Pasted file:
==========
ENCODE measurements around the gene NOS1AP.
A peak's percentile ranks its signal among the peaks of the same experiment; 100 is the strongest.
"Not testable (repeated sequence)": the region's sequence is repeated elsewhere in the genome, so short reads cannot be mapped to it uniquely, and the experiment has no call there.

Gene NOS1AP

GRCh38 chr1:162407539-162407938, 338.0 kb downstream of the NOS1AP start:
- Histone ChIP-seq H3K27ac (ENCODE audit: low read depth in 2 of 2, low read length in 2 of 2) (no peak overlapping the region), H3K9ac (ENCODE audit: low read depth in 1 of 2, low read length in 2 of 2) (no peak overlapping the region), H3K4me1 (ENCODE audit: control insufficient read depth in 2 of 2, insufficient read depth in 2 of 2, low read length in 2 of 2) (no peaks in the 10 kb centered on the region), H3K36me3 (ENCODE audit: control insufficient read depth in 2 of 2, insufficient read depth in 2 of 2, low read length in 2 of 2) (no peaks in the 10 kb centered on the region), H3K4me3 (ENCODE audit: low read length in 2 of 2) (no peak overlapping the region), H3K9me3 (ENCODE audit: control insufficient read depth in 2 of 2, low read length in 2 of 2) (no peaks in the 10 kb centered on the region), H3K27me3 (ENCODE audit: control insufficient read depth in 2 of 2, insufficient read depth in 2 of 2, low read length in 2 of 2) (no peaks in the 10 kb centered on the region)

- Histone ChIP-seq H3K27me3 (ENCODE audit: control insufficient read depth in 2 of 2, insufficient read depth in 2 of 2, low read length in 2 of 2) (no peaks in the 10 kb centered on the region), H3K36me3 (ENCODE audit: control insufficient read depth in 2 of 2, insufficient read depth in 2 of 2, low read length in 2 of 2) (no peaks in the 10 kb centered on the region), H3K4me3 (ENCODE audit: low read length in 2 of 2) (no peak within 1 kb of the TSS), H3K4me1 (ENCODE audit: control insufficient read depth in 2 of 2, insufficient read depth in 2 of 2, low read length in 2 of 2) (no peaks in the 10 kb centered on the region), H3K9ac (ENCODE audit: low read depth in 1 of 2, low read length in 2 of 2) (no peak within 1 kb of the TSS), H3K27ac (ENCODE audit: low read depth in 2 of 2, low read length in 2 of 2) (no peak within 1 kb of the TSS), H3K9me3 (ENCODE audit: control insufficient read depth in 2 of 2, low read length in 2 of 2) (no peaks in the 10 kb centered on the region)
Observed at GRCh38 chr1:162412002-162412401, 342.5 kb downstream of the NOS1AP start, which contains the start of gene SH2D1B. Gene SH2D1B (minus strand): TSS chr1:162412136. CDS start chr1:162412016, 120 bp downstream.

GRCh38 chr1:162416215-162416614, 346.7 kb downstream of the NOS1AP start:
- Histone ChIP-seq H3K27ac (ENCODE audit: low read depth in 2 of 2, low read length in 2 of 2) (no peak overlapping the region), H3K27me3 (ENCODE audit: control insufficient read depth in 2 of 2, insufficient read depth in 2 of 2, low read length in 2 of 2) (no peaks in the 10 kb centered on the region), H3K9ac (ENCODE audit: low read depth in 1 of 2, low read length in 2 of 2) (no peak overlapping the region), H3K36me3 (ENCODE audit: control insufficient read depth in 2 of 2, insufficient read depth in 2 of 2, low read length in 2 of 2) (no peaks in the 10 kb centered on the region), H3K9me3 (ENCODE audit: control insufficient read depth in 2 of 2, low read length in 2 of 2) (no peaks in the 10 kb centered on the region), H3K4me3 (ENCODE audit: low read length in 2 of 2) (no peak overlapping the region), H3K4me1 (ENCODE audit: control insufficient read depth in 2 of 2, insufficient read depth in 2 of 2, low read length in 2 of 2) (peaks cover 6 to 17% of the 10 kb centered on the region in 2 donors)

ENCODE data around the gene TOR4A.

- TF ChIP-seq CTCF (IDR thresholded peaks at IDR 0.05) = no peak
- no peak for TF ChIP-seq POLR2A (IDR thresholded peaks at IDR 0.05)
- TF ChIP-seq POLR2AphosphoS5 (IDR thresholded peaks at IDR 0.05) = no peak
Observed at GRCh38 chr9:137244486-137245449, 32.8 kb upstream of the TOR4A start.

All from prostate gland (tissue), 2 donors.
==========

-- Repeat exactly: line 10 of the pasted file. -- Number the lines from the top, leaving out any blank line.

- Histone ChIP-seq H3K27ac (ENCODE audit: low read depth in 2 of 2, low read length in 2 of 2) (no peak overlapping the region), H3K27me3 (ENCODE audit: control insufficient read depth in 2 of 2, insufficient read depth in 2 of 2, low read length in 2 of 2) (no peaks in the 10 kb centered on the region), H3K9ac (ENCODE audit: low read depth in 1 of 2, low read length in 2 of 2) (no peak overlapping the region), H3K36me3 (ENCODE audit: control insufficient read depth in 2 of 2, insufficient read depth in 2 of 2, low read length in 2 of 2) (no peaks in the 10 kb centered on the region), H3K9me3 (ENCODE audit: control insufficient read depth in 2 of 2, low read length in 2 of 2) (no peaks in the 10 kb centered on the region), H3K4me3 (ENCODE audit: low read length in 2 of 2) (no peak overlapping the region), H3K4me1 (ENCODE audit: control insufficient read depth in 2 of 2, insufficient read depth in 2 of 2, low read length in 2 of 2) (peaks cover 6 to 17% of the 10 kb centered on the region in 2 donors)